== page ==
Practice and Procedure


PUBLISHED August 19, 2003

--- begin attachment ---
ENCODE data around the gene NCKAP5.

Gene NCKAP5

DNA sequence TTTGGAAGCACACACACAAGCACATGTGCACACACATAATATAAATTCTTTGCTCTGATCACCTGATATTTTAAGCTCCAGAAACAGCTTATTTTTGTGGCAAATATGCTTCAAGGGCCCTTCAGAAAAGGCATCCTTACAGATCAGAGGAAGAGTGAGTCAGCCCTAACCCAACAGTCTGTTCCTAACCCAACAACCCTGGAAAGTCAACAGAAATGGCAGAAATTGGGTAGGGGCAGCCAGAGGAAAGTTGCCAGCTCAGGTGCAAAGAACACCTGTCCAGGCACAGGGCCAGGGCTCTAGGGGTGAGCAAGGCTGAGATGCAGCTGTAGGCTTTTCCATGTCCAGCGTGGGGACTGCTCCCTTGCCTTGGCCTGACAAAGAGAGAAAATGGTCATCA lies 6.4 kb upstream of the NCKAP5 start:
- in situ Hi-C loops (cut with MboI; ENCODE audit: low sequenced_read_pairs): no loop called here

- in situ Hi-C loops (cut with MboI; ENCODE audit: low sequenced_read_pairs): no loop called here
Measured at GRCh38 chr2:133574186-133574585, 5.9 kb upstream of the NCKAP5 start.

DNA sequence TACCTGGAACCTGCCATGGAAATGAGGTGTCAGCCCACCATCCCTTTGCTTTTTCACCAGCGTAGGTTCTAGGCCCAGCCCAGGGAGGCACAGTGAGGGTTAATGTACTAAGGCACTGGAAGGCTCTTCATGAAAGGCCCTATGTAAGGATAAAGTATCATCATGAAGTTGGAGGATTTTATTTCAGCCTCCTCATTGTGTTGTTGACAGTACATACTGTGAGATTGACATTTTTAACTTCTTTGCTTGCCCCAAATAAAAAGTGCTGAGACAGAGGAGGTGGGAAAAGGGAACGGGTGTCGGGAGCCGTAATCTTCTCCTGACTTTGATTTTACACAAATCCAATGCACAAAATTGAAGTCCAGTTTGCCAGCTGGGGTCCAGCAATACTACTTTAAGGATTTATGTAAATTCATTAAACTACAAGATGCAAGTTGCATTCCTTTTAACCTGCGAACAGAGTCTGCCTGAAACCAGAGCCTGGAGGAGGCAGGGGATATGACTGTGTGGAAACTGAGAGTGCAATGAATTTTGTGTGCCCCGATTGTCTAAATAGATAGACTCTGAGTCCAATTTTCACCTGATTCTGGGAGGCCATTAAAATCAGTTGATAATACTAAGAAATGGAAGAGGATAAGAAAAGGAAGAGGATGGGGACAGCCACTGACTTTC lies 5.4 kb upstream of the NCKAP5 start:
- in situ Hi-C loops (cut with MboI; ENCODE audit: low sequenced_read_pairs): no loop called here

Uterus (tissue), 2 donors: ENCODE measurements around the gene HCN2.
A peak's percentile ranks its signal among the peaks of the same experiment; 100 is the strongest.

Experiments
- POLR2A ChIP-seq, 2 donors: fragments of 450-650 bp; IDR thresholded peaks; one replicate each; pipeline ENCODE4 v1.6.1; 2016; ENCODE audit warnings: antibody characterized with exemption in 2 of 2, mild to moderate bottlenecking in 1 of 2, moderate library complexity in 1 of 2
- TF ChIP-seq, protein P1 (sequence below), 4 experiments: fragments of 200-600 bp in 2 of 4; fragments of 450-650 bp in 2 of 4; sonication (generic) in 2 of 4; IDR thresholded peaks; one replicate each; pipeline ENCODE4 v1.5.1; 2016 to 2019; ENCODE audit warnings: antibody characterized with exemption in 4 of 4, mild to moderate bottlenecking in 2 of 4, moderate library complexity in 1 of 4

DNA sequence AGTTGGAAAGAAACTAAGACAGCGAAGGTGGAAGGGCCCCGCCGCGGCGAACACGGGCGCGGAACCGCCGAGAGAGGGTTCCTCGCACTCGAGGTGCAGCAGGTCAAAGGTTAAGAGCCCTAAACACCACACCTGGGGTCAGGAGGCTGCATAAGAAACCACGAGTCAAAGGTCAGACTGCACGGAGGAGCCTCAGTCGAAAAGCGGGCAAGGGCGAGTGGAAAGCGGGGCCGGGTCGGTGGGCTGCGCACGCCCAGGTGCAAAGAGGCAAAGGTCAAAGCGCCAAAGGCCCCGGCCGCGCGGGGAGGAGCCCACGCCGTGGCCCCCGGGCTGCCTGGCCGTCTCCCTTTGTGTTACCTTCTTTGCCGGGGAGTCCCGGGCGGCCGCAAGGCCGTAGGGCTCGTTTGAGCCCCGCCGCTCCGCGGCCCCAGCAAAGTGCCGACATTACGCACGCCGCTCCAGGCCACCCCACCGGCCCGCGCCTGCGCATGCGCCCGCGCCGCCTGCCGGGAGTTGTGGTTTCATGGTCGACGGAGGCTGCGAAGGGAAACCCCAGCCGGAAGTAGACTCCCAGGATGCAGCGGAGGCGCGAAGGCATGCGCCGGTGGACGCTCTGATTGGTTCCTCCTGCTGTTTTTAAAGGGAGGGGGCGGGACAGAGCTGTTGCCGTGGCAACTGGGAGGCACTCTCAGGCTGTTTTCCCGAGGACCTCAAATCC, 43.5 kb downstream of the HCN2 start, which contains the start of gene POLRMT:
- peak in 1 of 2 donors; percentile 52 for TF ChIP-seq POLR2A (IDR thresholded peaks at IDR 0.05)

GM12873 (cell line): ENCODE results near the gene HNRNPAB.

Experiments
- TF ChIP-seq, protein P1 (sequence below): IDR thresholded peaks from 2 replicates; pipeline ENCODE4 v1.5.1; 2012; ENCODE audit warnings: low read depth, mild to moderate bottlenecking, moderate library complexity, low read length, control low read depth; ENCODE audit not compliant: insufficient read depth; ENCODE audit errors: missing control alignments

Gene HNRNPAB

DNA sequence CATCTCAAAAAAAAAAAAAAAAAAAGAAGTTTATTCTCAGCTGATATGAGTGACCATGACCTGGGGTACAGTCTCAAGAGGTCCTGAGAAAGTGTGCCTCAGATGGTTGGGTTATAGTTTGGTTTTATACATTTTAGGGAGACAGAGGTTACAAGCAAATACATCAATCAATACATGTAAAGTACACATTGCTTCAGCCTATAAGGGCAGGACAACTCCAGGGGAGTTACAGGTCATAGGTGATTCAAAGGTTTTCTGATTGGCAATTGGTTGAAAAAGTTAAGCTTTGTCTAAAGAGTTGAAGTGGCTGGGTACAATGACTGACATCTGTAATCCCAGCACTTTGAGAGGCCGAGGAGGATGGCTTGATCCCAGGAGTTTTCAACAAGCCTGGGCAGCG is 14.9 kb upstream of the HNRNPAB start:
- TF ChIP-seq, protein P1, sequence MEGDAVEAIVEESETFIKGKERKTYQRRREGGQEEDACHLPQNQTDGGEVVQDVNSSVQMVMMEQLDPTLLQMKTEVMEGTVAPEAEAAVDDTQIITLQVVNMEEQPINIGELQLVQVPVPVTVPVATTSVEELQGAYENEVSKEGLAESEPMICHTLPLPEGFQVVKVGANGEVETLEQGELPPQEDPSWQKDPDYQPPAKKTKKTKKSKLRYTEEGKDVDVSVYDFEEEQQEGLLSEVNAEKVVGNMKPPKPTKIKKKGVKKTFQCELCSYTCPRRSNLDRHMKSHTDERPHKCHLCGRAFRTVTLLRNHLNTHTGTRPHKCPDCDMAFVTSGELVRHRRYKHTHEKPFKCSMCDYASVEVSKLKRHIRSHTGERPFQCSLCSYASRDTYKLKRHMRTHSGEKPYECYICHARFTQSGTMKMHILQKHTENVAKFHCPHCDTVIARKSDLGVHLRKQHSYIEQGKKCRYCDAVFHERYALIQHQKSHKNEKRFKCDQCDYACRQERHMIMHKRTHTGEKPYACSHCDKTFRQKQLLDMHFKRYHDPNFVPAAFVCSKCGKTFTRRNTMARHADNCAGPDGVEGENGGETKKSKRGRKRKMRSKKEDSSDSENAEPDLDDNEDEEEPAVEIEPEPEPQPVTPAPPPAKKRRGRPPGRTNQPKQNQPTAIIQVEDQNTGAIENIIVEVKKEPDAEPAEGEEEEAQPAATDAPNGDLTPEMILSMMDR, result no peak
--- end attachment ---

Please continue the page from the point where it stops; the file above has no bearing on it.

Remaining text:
Although in attempting to rob an elderly victim the appellant had caused needless suffering, a sentence of four years' imprisonment was manifestly excessive and was quashed and substituted with a term of three-and-a-half-years.Appeal against sentence with leave of the single judge. On 17 January 2003 at York Crown Court the appellant ('T') pleaded guilty to attempted robbery, and was sentenced on 10 February 2003 by HH Judge Hoffman to four years' imprisonment. The victim ('V') had been walking to a hotel. T approached V on a bike and grabbed the strap of her handbag. The force T had used made V fall to the ground. V managed to keep hold of the bag, and T, unbalanced on his bike, rode away. V, who suffered from arthritis, experienced pain when she fell and suffered cuts to her knees and swollen fingers. T, who had 26 previous convictions mainly for offences of dishonesty and two for assault occasioning actual bodily harm, had no previous convictions for robbery. The pre-sentence report indicated that the offence and T's history of offending were motivated by his drug addiction. T argued that the sentence was manifestly excessive with regard to his early plea, his genuine remorse, his lack of previous convictions for robbery, the spur of the moment nature of the offence and T's failure to gain from it.HELD: The judge's starting point was too high. With regard to the fact that a reduction in the sentence to one below the four-year threshold would lead to a greater reduction in the time to be served, the sentence was quashed and substituted with a terms of three-and-a-half-years' imprisonment.Appeal allowed.